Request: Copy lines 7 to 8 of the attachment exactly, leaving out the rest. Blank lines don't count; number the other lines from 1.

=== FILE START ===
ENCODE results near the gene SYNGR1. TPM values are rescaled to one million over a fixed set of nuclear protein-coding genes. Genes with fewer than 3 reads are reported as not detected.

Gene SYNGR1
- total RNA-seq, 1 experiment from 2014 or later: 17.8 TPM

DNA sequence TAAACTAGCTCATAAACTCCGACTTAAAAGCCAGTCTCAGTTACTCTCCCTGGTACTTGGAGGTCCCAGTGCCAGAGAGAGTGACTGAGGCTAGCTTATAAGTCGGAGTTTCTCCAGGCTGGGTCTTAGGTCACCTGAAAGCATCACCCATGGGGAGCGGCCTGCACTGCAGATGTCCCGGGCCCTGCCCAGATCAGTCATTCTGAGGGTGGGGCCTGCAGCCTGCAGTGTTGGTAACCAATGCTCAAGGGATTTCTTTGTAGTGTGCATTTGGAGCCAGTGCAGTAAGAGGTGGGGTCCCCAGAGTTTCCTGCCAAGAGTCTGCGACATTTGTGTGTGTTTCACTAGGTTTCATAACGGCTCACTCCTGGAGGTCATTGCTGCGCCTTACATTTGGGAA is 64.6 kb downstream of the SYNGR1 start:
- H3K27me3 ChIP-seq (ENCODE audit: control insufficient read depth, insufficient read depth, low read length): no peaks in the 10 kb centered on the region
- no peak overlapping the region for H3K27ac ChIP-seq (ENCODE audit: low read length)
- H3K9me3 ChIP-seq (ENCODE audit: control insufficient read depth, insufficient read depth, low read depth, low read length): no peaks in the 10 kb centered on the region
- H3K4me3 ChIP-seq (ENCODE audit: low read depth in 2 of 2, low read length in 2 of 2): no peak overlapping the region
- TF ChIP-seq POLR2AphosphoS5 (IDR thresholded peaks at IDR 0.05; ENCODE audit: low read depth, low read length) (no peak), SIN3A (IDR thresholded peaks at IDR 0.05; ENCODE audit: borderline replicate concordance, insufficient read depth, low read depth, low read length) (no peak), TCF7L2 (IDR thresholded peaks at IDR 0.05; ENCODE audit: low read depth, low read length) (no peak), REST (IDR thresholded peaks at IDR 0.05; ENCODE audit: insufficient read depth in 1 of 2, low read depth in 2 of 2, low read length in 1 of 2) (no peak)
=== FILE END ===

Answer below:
- H3K9me3 ChIP-seq (ENCODE audit: control insufficient read depth, insufficient read depth, low read depth, low read length): no peaks in the 10 kb centered on the region
- H3K4me3 ChIP-seq (ENCODE audit: low read depth in 2 of 2, low read length in 2 of 2): no peak overlapping the region